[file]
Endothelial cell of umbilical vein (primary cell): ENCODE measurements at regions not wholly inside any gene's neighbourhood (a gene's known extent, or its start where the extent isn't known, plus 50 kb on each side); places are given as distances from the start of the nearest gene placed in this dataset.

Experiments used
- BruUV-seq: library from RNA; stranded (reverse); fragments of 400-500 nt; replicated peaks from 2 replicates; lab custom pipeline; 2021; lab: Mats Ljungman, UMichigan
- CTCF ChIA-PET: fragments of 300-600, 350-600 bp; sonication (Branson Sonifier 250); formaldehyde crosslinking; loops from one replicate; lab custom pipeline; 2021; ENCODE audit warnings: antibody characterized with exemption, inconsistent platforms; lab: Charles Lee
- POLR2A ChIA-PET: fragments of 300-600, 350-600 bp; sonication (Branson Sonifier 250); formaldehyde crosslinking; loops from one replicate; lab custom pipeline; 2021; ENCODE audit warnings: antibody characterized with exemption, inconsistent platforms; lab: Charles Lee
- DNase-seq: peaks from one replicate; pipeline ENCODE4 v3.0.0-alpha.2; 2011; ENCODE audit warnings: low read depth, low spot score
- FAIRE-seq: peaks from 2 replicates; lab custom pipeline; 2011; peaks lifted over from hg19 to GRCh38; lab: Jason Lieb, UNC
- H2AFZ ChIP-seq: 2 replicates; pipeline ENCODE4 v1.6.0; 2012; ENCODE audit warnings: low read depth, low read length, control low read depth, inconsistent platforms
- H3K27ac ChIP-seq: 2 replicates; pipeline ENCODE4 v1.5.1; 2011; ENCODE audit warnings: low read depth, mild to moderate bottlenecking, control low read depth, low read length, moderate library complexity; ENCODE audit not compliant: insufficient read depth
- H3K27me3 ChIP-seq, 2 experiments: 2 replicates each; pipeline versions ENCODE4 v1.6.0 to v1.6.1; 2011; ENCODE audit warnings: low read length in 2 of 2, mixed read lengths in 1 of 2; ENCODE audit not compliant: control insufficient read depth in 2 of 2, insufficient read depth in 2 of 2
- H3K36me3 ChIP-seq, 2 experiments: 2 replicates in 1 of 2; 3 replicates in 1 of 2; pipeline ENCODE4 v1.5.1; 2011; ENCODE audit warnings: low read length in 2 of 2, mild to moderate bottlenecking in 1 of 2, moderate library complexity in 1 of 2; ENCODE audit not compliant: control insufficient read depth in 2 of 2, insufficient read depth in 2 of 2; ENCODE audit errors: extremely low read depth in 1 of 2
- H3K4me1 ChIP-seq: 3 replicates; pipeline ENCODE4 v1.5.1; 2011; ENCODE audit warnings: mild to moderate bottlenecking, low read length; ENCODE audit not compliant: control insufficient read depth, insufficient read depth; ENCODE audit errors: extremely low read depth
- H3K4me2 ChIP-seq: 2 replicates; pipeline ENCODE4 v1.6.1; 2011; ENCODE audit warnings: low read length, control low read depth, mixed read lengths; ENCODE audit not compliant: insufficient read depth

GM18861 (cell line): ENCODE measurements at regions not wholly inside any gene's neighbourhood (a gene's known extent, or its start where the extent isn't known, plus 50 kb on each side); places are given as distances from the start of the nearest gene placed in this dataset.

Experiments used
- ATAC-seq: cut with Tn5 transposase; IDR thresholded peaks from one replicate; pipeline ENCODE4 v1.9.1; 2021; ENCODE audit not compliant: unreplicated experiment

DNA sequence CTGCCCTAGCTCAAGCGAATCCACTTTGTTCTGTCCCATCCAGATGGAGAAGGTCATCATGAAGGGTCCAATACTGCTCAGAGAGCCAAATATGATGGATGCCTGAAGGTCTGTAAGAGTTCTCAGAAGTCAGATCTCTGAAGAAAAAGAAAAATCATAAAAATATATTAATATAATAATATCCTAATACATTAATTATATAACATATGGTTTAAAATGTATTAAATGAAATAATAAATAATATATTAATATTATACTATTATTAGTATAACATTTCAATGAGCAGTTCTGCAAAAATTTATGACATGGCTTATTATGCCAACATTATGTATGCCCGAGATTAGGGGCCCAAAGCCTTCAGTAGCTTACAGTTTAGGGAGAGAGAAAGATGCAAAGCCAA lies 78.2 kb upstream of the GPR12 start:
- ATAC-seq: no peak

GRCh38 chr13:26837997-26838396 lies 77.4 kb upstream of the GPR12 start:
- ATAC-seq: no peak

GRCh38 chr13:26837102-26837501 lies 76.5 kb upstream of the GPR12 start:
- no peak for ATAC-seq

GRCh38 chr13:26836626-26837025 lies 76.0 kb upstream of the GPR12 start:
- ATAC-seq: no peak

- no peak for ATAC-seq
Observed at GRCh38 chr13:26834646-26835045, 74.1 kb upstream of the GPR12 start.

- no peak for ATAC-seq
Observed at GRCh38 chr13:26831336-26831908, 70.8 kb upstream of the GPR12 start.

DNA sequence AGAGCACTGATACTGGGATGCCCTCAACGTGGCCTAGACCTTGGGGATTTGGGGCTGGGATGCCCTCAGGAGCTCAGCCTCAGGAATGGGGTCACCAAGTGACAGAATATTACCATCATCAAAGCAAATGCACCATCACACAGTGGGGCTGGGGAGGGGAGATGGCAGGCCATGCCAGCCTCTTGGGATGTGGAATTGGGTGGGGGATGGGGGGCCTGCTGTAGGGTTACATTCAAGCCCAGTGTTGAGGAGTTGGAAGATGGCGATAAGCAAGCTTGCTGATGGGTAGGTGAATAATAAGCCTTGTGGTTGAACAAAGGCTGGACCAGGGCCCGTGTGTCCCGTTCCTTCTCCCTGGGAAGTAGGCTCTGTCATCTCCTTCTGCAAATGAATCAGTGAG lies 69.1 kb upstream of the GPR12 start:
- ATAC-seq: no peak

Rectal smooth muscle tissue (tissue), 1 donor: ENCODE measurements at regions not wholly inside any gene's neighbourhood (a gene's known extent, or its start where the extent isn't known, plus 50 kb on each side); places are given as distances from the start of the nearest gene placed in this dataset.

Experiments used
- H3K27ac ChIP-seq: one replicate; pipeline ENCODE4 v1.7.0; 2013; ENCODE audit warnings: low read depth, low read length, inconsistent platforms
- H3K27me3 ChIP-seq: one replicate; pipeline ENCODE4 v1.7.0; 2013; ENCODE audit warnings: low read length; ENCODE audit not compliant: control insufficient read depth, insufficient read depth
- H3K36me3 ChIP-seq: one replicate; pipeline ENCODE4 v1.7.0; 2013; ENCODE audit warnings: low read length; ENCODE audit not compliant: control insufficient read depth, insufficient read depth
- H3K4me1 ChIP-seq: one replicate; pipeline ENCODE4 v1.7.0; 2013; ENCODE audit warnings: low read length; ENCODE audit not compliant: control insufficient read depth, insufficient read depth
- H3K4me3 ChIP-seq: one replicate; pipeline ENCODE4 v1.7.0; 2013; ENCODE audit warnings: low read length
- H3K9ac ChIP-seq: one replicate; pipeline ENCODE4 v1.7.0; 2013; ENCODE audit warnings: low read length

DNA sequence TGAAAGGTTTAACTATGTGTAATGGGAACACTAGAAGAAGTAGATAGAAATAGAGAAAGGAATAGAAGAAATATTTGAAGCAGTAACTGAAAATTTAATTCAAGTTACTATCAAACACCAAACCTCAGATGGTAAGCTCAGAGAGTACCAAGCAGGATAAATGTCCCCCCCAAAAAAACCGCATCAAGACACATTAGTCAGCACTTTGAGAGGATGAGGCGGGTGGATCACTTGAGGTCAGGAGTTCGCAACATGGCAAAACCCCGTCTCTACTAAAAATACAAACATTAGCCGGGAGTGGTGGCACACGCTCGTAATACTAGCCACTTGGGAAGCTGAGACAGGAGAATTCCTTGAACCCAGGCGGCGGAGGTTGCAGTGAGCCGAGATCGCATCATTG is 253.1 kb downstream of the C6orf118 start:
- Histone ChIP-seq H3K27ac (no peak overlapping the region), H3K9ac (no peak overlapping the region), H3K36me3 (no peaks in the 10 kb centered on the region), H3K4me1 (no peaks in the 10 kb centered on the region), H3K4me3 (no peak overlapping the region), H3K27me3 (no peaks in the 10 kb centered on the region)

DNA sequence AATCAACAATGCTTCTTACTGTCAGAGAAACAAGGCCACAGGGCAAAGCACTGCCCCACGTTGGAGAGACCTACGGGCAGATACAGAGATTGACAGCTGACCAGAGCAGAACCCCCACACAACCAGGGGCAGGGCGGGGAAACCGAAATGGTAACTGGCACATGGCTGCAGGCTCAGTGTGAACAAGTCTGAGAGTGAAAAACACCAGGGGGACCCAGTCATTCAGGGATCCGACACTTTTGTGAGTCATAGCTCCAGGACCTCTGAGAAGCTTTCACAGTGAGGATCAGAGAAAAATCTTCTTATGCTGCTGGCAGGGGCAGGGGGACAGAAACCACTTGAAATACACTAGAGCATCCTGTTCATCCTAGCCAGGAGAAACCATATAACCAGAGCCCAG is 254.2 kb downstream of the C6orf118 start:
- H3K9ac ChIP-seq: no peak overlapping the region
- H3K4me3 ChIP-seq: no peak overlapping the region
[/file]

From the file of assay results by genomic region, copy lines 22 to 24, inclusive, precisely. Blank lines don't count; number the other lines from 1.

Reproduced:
- no peak for ATAC-seq

GRCh38 chr13:26836626-26837025 lies 76.0 kb upstream of the GPR12 start:
- ATAC-seq: no peak